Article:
Kitchen Revolution: Dinner with a side order of sedition
Kitchen Revolution is a series of evenings that combine supper and secrecy, all served with a dash of sedition. The theme of this evening [30 November, tickets available here, £25] is ‘Is our democracy being sold to the highest bidder?’ Over a feast of home-cooked Georgian food and wine, guests will discuss the dangers of crony capitalism and corporate lobbying, and ask whether art can help repair a political system corrupted by money and vested interests.
...In the dark days of the Soviet Union, dissidents and intellectuals would gather in each other’s homes to talk, argue and dream about one thing – freedom. These whispered conversations, which would have been deemed treasonous if held in public, ultimately coalesced into actions that helped overthrow the repressive Soviet system. This was nicknamed the ‘kitchen revolution’.
Decades later and a world away, Britain’s hard-won freedoms are being eroded, as too many of us sink into political apathy, and a stultifying conservatism envelops the creative arts. It’s time for a new and more public kitchen revolution, time to turn up the volume on the kitchen table whispers of the past, and to encourage everyone to consider how artists should respond when democracy comes under threat.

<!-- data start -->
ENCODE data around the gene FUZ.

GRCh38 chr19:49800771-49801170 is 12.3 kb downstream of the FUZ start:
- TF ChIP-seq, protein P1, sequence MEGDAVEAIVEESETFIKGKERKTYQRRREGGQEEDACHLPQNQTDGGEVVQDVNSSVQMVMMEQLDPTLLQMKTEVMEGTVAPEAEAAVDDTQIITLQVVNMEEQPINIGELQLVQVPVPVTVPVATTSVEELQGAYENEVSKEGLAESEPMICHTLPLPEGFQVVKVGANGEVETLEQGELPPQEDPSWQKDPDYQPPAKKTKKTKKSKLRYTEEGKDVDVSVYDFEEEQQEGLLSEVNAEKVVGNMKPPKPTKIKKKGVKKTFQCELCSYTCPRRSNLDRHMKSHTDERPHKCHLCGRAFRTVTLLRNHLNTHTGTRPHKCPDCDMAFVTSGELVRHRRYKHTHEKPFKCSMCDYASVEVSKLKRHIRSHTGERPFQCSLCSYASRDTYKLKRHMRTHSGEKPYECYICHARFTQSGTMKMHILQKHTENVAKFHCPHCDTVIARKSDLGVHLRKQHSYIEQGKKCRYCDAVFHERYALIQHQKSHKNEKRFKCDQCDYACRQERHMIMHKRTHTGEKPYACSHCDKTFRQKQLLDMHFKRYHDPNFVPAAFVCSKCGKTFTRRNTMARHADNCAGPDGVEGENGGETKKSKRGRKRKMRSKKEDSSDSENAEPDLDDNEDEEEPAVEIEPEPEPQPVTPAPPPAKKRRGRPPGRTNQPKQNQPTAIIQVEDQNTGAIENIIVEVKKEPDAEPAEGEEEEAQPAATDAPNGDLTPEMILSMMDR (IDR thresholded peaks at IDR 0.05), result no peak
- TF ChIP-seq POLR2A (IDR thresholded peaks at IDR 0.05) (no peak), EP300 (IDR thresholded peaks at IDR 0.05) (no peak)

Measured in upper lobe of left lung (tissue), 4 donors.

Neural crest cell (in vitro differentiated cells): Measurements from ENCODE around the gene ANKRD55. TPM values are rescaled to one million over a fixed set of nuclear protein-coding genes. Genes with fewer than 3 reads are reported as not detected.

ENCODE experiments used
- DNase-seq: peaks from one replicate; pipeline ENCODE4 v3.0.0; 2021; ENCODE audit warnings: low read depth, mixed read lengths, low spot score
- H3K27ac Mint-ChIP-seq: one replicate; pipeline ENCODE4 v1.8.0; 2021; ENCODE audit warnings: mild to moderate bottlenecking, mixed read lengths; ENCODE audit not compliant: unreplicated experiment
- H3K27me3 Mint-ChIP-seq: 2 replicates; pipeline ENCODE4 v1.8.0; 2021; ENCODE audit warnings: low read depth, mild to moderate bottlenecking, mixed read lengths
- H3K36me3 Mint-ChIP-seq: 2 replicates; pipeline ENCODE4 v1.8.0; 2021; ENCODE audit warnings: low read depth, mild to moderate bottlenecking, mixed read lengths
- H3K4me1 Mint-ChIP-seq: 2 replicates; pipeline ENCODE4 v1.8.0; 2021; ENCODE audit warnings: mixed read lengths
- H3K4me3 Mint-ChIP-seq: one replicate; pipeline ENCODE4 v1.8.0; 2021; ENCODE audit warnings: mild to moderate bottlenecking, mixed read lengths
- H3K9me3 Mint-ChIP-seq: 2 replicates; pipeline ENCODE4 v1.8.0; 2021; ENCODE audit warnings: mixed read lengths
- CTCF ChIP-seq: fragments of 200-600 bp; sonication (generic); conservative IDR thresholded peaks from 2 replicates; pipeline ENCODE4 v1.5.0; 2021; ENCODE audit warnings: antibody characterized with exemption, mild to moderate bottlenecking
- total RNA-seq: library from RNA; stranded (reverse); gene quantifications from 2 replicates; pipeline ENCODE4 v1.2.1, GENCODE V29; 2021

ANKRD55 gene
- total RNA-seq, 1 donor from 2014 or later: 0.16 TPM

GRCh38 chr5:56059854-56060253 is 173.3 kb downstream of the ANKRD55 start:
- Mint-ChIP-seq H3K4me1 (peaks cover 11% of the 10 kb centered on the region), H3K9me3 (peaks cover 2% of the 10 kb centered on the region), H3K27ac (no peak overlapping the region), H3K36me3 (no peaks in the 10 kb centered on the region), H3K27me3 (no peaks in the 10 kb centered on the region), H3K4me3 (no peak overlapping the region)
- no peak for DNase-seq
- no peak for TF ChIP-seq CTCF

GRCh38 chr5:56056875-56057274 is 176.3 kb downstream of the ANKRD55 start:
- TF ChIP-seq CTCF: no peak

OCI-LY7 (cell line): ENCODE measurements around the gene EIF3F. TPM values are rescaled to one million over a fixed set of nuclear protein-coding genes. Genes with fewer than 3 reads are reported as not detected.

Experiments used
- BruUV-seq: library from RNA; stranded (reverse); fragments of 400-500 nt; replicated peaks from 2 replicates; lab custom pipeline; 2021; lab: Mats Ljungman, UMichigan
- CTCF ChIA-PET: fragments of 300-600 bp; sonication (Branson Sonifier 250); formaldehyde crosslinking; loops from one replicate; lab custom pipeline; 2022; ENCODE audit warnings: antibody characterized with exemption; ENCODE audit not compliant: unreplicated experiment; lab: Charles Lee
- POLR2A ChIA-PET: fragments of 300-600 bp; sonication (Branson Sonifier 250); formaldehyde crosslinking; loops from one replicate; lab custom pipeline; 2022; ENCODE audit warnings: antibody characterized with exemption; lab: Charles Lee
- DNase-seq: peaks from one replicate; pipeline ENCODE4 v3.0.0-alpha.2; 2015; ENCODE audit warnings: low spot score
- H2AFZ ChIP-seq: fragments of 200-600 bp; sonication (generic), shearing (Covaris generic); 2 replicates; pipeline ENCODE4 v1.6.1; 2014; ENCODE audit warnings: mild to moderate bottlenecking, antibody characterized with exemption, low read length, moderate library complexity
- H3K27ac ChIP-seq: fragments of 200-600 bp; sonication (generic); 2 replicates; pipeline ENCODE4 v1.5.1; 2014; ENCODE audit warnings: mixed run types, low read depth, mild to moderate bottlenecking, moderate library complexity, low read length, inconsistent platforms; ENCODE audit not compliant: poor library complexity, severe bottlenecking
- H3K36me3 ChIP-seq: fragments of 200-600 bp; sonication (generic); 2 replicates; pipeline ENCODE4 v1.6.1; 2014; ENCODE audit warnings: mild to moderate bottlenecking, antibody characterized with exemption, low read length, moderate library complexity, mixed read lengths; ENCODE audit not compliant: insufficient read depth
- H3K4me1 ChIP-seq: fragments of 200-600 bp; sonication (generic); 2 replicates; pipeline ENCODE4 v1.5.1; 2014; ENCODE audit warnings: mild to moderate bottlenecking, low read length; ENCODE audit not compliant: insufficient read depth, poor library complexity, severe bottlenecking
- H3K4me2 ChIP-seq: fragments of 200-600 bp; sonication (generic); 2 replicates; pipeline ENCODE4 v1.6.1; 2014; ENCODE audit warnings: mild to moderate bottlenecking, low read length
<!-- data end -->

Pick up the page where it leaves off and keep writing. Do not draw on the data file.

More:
The Belarus Free Theatre is part of a creative platform called The Ministry of Counterculture - blurb below:
The Ministry of Counterculture is a brand new online platform to address the narrow understanding of the role the arts play in social change, featuring unexpected and untold stories of human resilience and creativity. At the helm, Nikolai Khalezin, BFT co-founder and former co-Editor-in-chief of Belarusian national broadsheets Name and News, both shut down by the Belarusian government. He is joined by Ministry of Counterculture’s Managing Editor Georgie Weedon, previously the third member of the Al Jazeera English launch team.
Along with daily news stories, informal and insightful blogs from guest contributors, campaigns, global arts reviews and events, the platform plays host to several original film, photography and print feature strands, offering a bold alternative perspective and unique access into the world of arts, free speech, human rights, social justice and everything in between.
Media platforms enabling social meeting and performances, in a spirit of friendly and principled inquiry, with the wider world rushing into these convened spaces... We generally approve. The overall intent is similar to our aspiration for the political laboratories that we are currently evolving and planning at the moment.
Questions of accessibility and power for the event - is £25 a head too expensive? Is it only the top table of name speakers whose voices we'll get to hear? - are also worth considering. But experimentation in how political meetings can happen are always worth trying.